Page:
The deficit debate
The sustaining of the global economic recovery has been one of the hottest topics among the G20 nations for several years. Now, at the forefront of this debate, is France and Italy’s defiance of targets, which clashes loudly with Germany’s tough stance. The rhetoric is fierce; the fiscal stakes are high. Can the sides agree on constructive policies to drive economic reform?
Last Wednesday, the Italian government postponed its projection for a balanced budget until 2017. It hopes to avoid another year of recession by slowing the reduction of the deficit, leaving the country’s debt to GDP ratio expected to rise 2% next year. On the same day, hours later, its neighbour announced a similar stance. France had previously agreed to abide by the European Union target and reduce its deficit to below 3% of output. But now it’s bending the rules. Under its current plan, the public deficit will fall to 4.3% in 2015, 3.8% the year after, and finally hit the goal at 2.8% in 2017. French Finance Minister, Michel Sapin, justified his 2015 budget, “Our economic policy is not changing, but the deficit will be reduced more slowly than planned due to economic circumstances - very weak growth and s economic recovery relies on individual members taking responsibility for their own budgets and commitments, and the President of the BGA, Germany’s main exporters’ association, said of France, “If that country doesn’t figure a way out of the downward spiral, the euro and therefore Europe are at risk.”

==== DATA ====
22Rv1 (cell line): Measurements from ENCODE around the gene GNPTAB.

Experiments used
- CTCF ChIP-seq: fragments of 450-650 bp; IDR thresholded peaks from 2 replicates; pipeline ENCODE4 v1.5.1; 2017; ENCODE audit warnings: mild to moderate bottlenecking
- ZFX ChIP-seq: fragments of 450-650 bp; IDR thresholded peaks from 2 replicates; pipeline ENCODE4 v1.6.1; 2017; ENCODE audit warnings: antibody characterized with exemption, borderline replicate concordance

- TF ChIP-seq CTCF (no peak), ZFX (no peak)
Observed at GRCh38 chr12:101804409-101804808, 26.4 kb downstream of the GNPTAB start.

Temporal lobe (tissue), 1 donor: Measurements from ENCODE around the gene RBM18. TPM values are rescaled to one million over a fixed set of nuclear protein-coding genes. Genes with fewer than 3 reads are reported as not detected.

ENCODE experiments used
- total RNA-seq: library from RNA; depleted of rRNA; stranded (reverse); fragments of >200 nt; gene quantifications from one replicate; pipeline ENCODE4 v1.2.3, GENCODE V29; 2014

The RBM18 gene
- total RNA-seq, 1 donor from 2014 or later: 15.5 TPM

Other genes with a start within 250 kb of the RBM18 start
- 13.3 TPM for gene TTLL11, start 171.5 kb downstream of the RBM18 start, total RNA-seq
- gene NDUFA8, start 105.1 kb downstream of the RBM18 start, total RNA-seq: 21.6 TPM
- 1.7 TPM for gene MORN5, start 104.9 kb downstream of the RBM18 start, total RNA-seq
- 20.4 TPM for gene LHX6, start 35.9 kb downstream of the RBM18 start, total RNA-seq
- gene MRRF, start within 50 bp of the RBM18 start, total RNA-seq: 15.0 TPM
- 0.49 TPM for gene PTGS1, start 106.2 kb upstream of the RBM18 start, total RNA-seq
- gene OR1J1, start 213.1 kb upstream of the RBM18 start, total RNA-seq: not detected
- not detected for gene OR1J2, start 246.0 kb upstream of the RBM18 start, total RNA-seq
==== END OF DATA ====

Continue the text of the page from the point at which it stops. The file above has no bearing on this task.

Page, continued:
In light of these events, it looks probable that world’s policymakers will rehash their known stances when they meet in Washington later this week. The Eurozone will likely face pressure from much of the Western world to foster growth, especially as the dollar strengthens, but, Germany, its largest economy, will advocate for the continuation of austerity measures. Given Germany’s influence, we can expect the currency bloc to steer clear of any full quantitative easing programme, as it has so far done, but that doesn’t mean all stimulus is off the table. However, it could be the case that if the euro keeps falling, this will have a positive longterm influence on exports and growth.
The idealist may hope that our leaders will leave Washington with an action plan that furthers our economic futures. The realist may believe that only one thing is for certain: investors must be prepared for a world in which the major economies have differing monetary policies.